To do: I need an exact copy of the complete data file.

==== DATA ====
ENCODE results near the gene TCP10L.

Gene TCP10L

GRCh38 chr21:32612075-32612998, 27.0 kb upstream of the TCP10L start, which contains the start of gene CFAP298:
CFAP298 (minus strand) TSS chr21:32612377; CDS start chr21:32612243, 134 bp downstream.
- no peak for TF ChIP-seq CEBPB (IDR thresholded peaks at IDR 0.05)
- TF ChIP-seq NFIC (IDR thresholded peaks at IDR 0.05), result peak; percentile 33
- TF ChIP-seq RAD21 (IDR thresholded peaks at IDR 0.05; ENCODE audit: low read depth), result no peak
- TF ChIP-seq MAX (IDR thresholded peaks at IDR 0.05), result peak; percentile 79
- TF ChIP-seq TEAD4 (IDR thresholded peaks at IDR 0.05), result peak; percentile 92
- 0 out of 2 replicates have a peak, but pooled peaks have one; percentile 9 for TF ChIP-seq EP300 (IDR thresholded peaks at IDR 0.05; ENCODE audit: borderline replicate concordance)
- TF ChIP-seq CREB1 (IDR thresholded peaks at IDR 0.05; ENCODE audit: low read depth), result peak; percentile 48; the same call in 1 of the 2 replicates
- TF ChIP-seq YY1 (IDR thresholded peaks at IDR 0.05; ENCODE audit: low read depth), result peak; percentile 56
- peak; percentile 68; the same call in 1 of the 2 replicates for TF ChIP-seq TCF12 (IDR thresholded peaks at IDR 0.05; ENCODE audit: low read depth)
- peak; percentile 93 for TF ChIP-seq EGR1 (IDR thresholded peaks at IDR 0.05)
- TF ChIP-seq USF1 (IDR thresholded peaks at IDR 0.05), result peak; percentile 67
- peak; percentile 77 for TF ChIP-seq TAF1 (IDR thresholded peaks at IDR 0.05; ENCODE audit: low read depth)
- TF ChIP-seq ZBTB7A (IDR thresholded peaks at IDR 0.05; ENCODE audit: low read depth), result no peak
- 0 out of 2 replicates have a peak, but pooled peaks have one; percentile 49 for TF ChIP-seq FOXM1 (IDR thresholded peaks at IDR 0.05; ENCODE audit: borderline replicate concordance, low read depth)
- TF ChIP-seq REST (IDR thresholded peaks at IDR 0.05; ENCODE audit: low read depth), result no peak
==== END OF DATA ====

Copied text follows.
ENCODE results near the gene TCP10L.

Gene TCP10L

GRCh38 chr21:32612075-32612998, 27.0 kb upstream of the TCP10L start, which contains the start of gene CFAP298:
CFAP298 (minus strand) TSS chr21:32612377; CDS start chr21:32612243, 134 bp downstream.
- no peak for TF ChIP-seq CEBPB (IDR thresholded peaks at IDR 0.05)
- TF ChIP-seq NFIC (IDR thresholded peaks at IDR 0.05), result peak; percentile 33
- TF ChIP-seq RAD21 (IDR thresholded peaks at IDR 0.05; ENCODE audit: low read depth), result no peak
- TF ChIP-seq MAX (IDR thresholded peaks at IDR 0.05), result peak; percentile 79
- TF ChIP-seq TEAD4 (IDR thresholded peaks at IDR 0.05), result peak; percentile 92
- 0 out of 2 replicates have a peak, but pooled peaks have one; percentile 9 for TF ChIP-seq EP300 (IDR thresholded peaks at IDR 0.05; ENCODE audit: borderline replicate concordance)
- TF ChIP-seq CREB1 (IDR thresholded peaks at IDR 0.05; ENCODE audit: low read depth), result peak; percentile 48; the same call in 1 of the 2 replicates
- TF ChIP-seq YY1 (IDR thresholded peaks at IDR 0.05; ENCODE audit: low read depth), result peak; percentile 56
- peak; percentile 68; the same call in 1 of the 2 replicates for TF ChIP-seq TCF12 (IDR thresholded peaks at IDR 0.05; ENCODE audit: low read depth)
- peak; percentile 93 for TF ChIP-seq EGR1 (IDR thresholded peaks at IDR 0.05)
- TF ChIP-seq USF1 (IDR thresholded peaks at IDR 0.05), result peak; percentile 67
- peak; percentile 77 for TF ChIP-seq TAF1 (IDR thresholded peaks at IDR 0.05; ENCODE audit: low read depth)
- TF ChIP-seq ZBTB7A (IDR thresholded peaks at IDR 0.05; ENCODE audit: low read depth), result no peak
- 0 out of 2 replicates have a peak, but pooled peaks have one; percentile 49 for TF ChIP-seq FOXM1 (IDR thresholded peaks at IDR 0.05; ENCODE audit: borderline replicate concordance, low read depth)
- TF ChIP-seq REST (IDR thresholded peaks at IDR 0.05; ENCODE audit: low read depth), result no peak